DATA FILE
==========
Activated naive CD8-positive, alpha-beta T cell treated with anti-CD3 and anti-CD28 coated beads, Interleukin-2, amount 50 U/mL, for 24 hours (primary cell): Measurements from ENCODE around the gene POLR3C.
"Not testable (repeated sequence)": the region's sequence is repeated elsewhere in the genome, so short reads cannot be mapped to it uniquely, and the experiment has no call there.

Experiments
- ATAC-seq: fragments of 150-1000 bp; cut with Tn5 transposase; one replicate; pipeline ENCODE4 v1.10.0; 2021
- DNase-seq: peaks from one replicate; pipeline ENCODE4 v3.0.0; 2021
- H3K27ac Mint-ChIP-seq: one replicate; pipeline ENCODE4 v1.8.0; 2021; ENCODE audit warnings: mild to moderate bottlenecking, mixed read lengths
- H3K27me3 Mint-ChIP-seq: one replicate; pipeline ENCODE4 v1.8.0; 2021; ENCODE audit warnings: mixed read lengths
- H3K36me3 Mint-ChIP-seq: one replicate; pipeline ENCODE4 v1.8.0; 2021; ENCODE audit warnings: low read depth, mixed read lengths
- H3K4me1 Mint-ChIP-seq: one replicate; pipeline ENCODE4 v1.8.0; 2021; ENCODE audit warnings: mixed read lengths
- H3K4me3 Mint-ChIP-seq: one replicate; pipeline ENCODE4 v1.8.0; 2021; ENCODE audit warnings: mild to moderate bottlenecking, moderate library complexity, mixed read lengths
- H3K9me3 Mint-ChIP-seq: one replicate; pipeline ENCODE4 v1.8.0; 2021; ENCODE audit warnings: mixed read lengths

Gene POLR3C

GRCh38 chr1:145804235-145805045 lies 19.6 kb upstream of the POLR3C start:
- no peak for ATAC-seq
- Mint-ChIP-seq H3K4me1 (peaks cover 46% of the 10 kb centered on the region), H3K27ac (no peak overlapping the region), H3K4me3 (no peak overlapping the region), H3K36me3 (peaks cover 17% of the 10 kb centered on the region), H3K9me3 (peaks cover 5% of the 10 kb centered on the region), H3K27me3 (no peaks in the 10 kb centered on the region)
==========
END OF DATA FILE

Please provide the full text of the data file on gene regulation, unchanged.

Activated naive CD8-positive, alpha-beta T cell treated with anti-CD3 and anti-CD28 coated beads, Interleukin-2, amount 50 U/mL, for 24 hours (primary cell): Measurements from ENCODE around the gene POLR3C.
"Not testable (repeated sequence)": the region's sequence is repeated elsewhere in the genome, so short reads cannot be mapped to it uniquely, and the experiment has no call there.

Experiments
- ATAC-seq: fragments of 150-1000 bp; cut with Tn5 transposase; one replicate; pipeline ENCODE4 v1.10.0; 2021
- DNase-seq: peaks from one replicate; pipeline ENCODE4 v3.0.0; 2021
- H3K27ac Mint-ChIP-seq: one replicate; pipeline ENCODE4 v1.8.0; 2021; ENCODE audit warnings: mild to moderate bottlenecking, mixed read lengths
- H3K27me3 Mint-ChIP-seq: one replicate; pipeline ENCODE4 v1.8.0; 2021; ENCODE audit warnings: mixed read lengths
- H3K36me3 Mint-ChIP-seq: one replicate; pipeline ENCODE4 v1.8.0; 2021; ENCODE audit warnings: low read depth, mixed read lengths
- H3K4me1 Mint-ChIP-seq: one replicate; pipeline ENCODE4 v1.8.0; 2021; ENCODE audit warnings: mixed read lengths
- H3K4me3 Mint-ChIP-seq: one replicate; pipeline ENCODE4 v1.8.0; 2021; ENCODE audit warnings: mild to moderate bottlenecking, moderate library complexity, mixed read lengths
- H3K9me3 Mint-ChIP-seq: one replicate; pipeline ENCODE4 v1.8.0; 2021; ENCODE audit warnings: mixed read lengths

Gene POLR3C

GRCh38 chr1:145804235-145805045 lies 19.6 kb upstream of the POLR3C start:
- no peak for ATAC-seq
- Mint-ChIP-seq H3K4me1 (peaks cover 46% of the 10 kb centered on the region), H3K27ac (no peak overlapping the region), H3K4me3 (no peak overlapping the region), H3K36me3 (peaks cover 17% of the 10 kb centered on the region), H3K9me3 (peaks cover 5% of the 10 kb centered on the region), H3K27me3 (no peaks in the 10 kb centered on the region)